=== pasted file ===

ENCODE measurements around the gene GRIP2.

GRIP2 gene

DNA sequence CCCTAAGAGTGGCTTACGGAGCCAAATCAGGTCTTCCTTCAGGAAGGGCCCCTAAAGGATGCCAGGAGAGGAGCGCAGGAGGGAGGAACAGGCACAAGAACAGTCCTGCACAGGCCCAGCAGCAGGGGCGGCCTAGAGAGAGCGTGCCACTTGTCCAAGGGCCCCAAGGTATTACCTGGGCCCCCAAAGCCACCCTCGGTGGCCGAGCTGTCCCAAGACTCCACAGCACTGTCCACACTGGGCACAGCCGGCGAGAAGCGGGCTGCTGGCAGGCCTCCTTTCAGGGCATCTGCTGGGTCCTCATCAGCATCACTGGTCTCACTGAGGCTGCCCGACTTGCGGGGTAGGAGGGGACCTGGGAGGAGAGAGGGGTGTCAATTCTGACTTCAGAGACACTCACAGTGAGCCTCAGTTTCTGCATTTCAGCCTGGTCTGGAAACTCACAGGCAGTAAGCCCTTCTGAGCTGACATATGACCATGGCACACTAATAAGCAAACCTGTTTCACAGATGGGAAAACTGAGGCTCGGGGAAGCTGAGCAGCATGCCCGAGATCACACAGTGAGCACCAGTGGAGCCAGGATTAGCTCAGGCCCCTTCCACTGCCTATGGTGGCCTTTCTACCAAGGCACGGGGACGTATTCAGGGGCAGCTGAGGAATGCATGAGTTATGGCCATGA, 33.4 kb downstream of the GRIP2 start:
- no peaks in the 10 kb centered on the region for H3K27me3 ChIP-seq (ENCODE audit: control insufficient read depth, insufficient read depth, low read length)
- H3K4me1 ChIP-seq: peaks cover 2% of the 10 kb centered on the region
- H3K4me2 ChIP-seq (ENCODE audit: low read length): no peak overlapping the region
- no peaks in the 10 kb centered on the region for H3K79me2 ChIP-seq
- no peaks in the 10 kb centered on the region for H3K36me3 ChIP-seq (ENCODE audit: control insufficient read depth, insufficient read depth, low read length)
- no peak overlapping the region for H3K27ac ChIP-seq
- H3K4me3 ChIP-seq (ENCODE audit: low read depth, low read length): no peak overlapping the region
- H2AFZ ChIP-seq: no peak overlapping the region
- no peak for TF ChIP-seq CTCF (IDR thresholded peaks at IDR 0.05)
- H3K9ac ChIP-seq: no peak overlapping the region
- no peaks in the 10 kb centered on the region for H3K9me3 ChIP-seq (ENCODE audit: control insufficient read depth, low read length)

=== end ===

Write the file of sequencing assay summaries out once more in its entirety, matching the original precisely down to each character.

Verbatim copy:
ENCODE measurements around the gene GRIP2.

GRIP2 gene

DNA sequence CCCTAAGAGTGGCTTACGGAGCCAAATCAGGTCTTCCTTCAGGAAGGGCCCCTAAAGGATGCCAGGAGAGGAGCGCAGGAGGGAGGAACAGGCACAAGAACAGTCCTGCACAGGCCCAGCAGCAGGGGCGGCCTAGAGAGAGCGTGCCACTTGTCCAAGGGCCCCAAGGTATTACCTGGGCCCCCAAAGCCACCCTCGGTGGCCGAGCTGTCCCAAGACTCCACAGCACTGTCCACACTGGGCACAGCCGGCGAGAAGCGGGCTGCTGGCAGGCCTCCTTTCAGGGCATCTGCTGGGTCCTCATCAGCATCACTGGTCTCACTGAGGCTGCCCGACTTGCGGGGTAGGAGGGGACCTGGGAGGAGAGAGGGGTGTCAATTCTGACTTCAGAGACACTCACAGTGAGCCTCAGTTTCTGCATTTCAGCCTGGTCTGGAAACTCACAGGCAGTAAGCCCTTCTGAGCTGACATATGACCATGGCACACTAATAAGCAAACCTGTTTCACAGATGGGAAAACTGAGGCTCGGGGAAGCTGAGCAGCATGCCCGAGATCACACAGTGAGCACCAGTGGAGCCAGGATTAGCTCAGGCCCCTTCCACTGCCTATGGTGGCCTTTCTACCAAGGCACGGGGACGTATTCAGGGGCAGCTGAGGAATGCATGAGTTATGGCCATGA, 33.4 kb downstream of the GRIP2 start:
- no peaks in the 10 kb centered on the region for H3K27me3 ChIP-seq (ENCODE audit: control insufficient read depth, insufficient read depth, low read length)
- H3K4me1 ChIP-seq: peaks cover 2% of the 10 kb centered on the region
- H3K4me2 ChIP-seq (ENCODE audit: low read length): no peak overlapping the region
- no peaks in the 10 kb centered on the region for H3K79me2 ChIP-seq
- no peaks in the 10 kb centered on the region for H3K36me3 ChIP-seq (ENCODE audit: control insufficient read depth, insufficient read depth, low read length)
- no peak overlapping the region for H3K27ac ChIP-seq
- H3K4me3 ChIP-seq (ENCODE audit: low read depth, low read length): no peak overlapping the region
- H2AFZ ChIP-seq: no peak overlapping the region
- no peak for TF ChIP-seq CTCF (IDR thresholded peaks at IDR 0.05)
- H3K9ac ChIP-seq: no peak overlapping the region
- no peaks in the 10 kb centered on the region for H3K9me3 ChIP-seq (ENCODE audit: control insufficient read depth, low read length)